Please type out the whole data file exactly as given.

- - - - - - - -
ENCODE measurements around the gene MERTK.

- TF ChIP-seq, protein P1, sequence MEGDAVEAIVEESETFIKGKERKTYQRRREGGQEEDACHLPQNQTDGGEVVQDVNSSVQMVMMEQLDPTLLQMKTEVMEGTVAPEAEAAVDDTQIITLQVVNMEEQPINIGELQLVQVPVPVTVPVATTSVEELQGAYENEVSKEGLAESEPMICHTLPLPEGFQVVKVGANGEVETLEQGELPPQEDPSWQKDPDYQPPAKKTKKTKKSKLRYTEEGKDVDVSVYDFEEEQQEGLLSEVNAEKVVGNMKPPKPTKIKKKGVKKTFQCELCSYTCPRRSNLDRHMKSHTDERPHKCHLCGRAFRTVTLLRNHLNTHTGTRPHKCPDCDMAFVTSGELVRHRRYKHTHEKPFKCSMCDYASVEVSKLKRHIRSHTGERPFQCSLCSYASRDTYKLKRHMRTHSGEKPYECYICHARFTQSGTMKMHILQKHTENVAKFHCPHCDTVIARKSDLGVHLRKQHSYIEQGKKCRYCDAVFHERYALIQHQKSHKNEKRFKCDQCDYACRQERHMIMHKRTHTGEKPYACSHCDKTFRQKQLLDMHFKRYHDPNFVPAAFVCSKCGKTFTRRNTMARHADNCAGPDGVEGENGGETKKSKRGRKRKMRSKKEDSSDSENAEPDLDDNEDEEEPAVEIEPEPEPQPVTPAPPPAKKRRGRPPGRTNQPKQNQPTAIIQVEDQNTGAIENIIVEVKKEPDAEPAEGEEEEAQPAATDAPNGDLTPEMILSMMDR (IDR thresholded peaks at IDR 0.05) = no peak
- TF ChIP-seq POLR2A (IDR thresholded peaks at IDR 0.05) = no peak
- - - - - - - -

ENCODE measurements around the gene MERTK.

- TF ChIP-seq, protein P1, sequence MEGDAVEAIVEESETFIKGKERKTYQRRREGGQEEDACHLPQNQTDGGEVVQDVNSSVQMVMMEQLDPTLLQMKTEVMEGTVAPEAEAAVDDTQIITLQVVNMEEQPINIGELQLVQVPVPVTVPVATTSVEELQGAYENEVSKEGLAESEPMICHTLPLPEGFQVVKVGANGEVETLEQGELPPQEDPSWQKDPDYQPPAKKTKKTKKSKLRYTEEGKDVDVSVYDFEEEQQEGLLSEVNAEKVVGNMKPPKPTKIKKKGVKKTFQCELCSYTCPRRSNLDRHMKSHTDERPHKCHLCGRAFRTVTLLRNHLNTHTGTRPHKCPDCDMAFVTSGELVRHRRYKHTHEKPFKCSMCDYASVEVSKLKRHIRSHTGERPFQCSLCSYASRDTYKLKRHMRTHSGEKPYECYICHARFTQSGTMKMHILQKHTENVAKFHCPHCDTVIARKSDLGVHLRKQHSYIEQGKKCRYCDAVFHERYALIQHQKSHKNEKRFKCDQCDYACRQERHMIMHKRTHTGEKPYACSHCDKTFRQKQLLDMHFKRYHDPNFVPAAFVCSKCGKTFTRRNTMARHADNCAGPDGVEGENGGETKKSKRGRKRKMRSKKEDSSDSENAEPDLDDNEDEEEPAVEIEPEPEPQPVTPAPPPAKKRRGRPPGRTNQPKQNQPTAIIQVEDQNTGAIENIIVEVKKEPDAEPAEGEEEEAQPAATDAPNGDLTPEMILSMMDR (IDR thresholded peaks at IDR 0.05) = no peak
- TF ChIP-seq POLR2A (IDR thresholded peaks at IDR 0.05) = no peak